Tuesday, August 18, 2009


Hi everyone,

Podcasts are free audio or visual (VodCasts) files that you can download from the Internet, and play on your computer, transfer to an MP3 player or iPhone for ultimate portability (Department of Education & Training, 2009). There are many programs that allow you to download podcasts, one highly recommended website is iTunes. As I am not an owner of an iPod or iPhone I felt a little lost as I was trying to navigate my way through the iTunes site. After searching through the iTunes store for podcasts that sparked my interest, I simply clicked and could preview my selected podcast then by clicking once more I was instantly subscribed to that podcast. There are thousands of podcast categories to select from right at your fingertips, no matter what the topic is chances are there’s a podcast about it.

After searching through many wonderful podcasts I was beginning to love this site more and more. My computer took a while to download the program which was a little frustrating at the time but all worth it in the end. I now can see why people can be glued to their computer screens for hours, there are just so many fantastic websites like this available.
I feel like I am learning so much I get excited just looking at all the great resources I now have for my career in teaching. I found one podcast that would be suitable for my prep class it is called “The Rhyme Time Song Pre- K Hooked on Phonics”. It a great catchy song that only runs for approximately two minutes and would be great for my class as some learners are still having difficulty deciphering simple rhyming words. I can’t wait to try it in the classroom, I will have to do some more research on how I can get this song saved and upload it on the interactive whiteboard at school.

There are many ways that this tool can be incorporated within the classroom, students not only can listen and watch podcasts they can create their own either individually or in groups. Some suggestions that came to my mind were:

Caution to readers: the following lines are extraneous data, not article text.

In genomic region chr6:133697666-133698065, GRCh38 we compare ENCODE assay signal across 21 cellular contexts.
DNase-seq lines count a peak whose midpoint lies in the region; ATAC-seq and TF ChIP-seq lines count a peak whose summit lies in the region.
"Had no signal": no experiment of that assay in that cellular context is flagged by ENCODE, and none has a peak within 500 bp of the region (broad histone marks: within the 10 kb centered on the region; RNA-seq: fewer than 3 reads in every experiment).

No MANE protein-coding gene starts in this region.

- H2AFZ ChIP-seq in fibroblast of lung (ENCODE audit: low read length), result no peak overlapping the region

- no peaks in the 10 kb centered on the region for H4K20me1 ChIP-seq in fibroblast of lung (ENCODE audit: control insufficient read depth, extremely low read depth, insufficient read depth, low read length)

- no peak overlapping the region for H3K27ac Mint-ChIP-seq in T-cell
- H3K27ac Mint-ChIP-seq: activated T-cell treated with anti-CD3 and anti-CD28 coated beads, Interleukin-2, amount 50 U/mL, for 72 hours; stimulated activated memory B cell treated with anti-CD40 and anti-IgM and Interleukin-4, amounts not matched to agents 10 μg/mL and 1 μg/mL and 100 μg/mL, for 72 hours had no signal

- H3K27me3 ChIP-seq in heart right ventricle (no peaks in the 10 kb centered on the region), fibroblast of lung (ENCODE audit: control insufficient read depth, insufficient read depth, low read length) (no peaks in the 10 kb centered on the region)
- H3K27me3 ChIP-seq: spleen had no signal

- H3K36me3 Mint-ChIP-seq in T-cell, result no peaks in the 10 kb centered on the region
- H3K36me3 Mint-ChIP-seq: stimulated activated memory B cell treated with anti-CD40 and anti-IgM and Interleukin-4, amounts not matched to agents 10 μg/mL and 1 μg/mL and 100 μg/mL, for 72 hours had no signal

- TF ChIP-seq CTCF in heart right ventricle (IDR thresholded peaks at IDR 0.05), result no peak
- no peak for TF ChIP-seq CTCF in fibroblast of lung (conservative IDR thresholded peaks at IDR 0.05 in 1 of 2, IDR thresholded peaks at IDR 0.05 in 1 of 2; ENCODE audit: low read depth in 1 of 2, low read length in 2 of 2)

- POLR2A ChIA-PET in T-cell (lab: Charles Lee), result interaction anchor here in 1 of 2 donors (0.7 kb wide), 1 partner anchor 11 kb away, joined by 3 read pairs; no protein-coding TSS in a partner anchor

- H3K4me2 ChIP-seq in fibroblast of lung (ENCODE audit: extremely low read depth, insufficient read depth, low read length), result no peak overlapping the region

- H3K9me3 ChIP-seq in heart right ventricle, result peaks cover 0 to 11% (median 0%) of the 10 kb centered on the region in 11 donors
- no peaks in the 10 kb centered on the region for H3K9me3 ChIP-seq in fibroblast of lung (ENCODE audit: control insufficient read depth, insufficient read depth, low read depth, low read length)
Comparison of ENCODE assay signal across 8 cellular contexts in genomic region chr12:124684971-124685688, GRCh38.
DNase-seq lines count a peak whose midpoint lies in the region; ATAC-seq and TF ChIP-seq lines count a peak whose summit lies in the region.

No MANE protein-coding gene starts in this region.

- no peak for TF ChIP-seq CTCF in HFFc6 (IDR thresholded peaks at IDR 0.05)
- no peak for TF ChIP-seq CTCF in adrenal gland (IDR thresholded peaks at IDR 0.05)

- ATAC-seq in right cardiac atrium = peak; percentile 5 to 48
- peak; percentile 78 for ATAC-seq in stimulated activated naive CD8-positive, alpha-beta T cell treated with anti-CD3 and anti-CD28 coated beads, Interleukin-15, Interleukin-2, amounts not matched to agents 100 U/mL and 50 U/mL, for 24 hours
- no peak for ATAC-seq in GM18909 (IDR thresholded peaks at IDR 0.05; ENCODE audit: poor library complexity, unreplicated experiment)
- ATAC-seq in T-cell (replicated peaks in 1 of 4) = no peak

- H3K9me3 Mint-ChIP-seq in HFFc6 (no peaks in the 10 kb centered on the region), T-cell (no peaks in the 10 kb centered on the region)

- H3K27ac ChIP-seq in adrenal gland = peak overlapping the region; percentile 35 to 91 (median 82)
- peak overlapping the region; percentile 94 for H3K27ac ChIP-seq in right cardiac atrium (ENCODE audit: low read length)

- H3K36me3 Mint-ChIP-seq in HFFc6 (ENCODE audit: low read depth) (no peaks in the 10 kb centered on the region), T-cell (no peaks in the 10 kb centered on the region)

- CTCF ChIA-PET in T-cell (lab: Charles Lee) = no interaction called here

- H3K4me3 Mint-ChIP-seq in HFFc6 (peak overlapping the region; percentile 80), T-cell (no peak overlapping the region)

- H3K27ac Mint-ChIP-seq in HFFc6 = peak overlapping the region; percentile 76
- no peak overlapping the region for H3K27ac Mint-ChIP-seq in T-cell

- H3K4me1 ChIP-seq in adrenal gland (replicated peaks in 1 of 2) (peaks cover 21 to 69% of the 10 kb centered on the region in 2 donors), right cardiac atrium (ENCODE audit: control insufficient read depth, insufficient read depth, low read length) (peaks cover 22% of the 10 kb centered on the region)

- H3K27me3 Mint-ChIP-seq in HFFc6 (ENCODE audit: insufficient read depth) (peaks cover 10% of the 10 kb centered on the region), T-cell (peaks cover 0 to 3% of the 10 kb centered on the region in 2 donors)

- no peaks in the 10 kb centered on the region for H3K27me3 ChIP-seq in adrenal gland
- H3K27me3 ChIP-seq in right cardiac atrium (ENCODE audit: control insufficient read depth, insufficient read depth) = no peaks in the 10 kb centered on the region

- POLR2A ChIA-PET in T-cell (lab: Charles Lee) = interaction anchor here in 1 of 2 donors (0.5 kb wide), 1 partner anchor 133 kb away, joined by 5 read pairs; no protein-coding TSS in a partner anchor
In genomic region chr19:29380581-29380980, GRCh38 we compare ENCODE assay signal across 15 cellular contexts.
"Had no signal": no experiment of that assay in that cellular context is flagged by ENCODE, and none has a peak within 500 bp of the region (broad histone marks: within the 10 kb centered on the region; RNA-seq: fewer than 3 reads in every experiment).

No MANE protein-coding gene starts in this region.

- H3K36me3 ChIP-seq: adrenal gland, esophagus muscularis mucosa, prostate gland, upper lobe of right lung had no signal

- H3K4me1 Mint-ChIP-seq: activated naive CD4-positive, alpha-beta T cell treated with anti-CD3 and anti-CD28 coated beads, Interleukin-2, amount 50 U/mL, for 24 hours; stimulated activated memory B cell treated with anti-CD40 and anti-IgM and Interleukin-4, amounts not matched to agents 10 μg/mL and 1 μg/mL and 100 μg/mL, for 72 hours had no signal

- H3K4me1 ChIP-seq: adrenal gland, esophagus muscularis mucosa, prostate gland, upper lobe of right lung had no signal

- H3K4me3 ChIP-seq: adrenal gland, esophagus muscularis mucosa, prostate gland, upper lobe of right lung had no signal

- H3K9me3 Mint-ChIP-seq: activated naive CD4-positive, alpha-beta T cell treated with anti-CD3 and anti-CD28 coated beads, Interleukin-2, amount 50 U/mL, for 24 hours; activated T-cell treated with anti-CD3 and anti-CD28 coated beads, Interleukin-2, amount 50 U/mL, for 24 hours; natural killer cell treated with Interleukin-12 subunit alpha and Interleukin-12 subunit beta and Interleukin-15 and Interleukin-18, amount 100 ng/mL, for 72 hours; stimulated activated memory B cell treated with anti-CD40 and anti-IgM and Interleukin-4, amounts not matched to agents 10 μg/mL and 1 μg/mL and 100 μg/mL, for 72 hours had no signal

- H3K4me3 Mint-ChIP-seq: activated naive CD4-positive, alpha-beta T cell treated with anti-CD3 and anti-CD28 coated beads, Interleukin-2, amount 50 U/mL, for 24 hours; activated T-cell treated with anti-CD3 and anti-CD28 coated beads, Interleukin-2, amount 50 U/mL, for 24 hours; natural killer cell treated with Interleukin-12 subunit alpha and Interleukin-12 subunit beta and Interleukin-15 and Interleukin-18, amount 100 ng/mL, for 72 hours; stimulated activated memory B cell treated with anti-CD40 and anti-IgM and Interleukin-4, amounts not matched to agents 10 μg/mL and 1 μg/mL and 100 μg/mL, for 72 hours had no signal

• Students creating a podcast book review (assessment piece).
  • Upper primary students creating engaging storytelling podcasts for the lower grades (prep to three) to use for listening posts.
  • Students could create their own school radio show where students would need to create a radio station name and a list of topics that they could discuss (e.g. what is happening around the school) and create podcasts for listeners at home (great for parents and grandparents to hear and see what their loved ones are doing at school).
  • Learning managers could create podcasts for homework tasks the only problem with this may be students’ safety online and access to resources.

The suggestions listed above for this fantastic educational tool aligns with the Learning Engagement Theory (Kearsley & Shneiderman, 1999). This theory promotes human interaction, rather than individual interaction with a computer program. Therefore, the use of podcasting as an educational tool can be viewed through the Relate-Create-Donate approach.

Relate – Students work collaboratively and focus on effective communication, planning and social skills for a specific task.

Create – Students create a podcast for an authentic and meaningful task, such as those listed above (book review, podcasting stories for students in lower primary ect.).

Donate – Students are given the opportunity to publish and share their podcast with others (younger students, peers, loved ones) as a solution for a problem identified in the ‘create' phase. For example Teachers in years prep to three are struggling to engage their students at story time, can you help them using an e-learning tool?

As you can see this e-learning tool can be used effectively within the classroom to engage learners with something that is close to their hearts (technology as they are digital natives). But it is the responsibility of the Learning Manager to equip themselves with the skills and knowledge to acquire the appropriate technology to implement this approach into the classroom. I personally love this new tool and cannot wait to continue trying to find new ways to embed it within the classroom.

Until next time,


Department of Education & Training. (2009). Podcasts in the classroom. Retrieved August 16, 2009, from http://www.det.wa.edu.au/education/cmis/eval/curriculum/ict/podcasts/

Kearsley, G., & Shneiderman, B. (1999). Engagement Theory:. Retrieved August 12, 2009, from http://home.sprynet.com/~gkearsley/engage.htm


  1. Hi there thats great to hear you have been using podcasts there wonderful. How did you use them?